By Malcolm McCluhan
There are many different political views in the world of transhumanism. If you look at the recent IEET poll, which cast a very broad and accurate net by inviting participants from the virtual places where transhumanists gather, you will find that — when asked “what is your political position?” — the majority of transhumanists fall into categories that are usually defined as “progressive’ or ‘left.” If you total up Liberal, Socialist and Marxist selections, you wind up at 54% (rounded off). Libertarians come in at 27% (rounded off) — making that an approximately 2 – 1 ratio. (The remainder describe themselves as moderates.) Still, libertarianism and transhumanism are frequently paired in the minds of many of its critics and even some of its adherents.
Whatever your broad ideological views may be, it strikes this writer as bad PR for any advocates of a world beyond limits to line up with a contemporary conservative (libertarian or authoritarian) economic political trend that supports austerity programs as commanded by the state-supported economic banking and finance giants. If nothing else, listen to the language.
Ideological abstractions — such as the idea that the perfect free market will bring about the greatest wealth — have their place. But in on-the-ground reality, the program of austerity is experienced by poor and middle class people as an attack on their well being and, as such, it fosters anti-technological reaction. People know — literally or intuitively — that their world is already being buffeted by technological acceleration. Is it wise to pull the survival net from under them (us) during these fragile times?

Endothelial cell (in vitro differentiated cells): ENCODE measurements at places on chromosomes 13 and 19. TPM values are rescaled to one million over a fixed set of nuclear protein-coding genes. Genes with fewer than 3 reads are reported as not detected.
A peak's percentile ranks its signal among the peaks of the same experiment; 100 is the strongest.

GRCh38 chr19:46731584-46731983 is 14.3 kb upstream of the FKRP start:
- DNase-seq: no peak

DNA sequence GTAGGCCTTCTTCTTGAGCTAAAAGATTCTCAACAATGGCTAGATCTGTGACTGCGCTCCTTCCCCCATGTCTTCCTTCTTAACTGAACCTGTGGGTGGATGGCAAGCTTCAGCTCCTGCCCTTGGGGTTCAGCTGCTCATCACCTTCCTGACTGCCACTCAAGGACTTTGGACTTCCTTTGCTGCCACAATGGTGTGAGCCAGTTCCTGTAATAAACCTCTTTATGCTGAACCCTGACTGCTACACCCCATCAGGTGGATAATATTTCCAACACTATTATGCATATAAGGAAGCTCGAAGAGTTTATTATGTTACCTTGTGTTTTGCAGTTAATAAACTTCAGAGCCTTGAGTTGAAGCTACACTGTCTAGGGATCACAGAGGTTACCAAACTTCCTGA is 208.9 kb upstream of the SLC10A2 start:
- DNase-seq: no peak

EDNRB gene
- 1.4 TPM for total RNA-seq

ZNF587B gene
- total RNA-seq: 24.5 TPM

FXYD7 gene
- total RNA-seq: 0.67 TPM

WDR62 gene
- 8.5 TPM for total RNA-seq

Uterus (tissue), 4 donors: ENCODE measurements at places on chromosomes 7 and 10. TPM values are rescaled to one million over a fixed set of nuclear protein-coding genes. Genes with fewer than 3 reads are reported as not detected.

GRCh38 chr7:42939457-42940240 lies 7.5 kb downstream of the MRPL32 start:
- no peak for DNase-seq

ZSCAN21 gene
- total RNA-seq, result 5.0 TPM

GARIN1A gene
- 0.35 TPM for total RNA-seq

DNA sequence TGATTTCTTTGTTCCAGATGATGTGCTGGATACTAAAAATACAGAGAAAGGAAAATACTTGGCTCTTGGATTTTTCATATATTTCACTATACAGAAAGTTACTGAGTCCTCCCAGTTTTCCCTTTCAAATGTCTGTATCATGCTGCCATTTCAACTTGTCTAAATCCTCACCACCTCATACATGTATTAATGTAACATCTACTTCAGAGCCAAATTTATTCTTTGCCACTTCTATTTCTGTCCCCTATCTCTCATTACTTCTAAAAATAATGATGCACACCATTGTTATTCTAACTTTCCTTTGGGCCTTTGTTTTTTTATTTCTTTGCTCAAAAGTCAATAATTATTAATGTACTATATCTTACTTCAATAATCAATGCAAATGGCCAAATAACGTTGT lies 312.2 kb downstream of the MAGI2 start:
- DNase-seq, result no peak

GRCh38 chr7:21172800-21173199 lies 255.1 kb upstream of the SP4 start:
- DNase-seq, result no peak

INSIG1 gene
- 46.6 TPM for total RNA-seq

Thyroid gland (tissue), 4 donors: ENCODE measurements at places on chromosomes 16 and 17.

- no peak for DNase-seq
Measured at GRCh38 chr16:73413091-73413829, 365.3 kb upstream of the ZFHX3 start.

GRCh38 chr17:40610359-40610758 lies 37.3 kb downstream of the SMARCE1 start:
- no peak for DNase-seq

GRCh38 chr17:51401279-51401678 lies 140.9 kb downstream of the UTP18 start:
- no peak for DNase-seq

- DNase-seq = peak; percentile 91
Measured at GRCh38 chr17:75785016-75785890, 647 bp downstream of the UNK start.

Libertarians believe in reducing the size of government and keeping it out of people’s private lives. There are massive government expenditures for corporate welfare — government and business “partnerships” have built massive “complexes” that we describe as military-industrial, prison-industrial, ad infinitum. Crony capitalism is rampant throughout Europe and the US. And governments have not been backing away, in the least, from interfering with people’s private lives and personal rights. We’ve witnessed the build up of massive — and expensive — apparatuses of surveillance and repression. But the only influence libertarians have in the actual political world is as part of a conservative coalition that squeezes the “entitlements” that affect the poor and middle class. Notice how you only get the low hanging fruit. Apparently, the rest of the libertarian ideological package isn’t particularly in the interests of those who actually wield power.
So here’s a suggestion. I hope some flexible and strategic-minded libertarian transhumanists will try to reorient and refocus their political discourse and activism toward this notion: end corporate welfare first; end crony capitalism first; end the expensive and excessive national security complexes first; end the interventionism that leads to expensive wars first. Leave the devolution of centralized programs that effect the most vulnerable for last.
Maybe by then, the technologies of abundance will be so advanced that no one will have to suffer austerity. And maybe you will have avoided an uprising of people “fighting the future.”
Just a thought.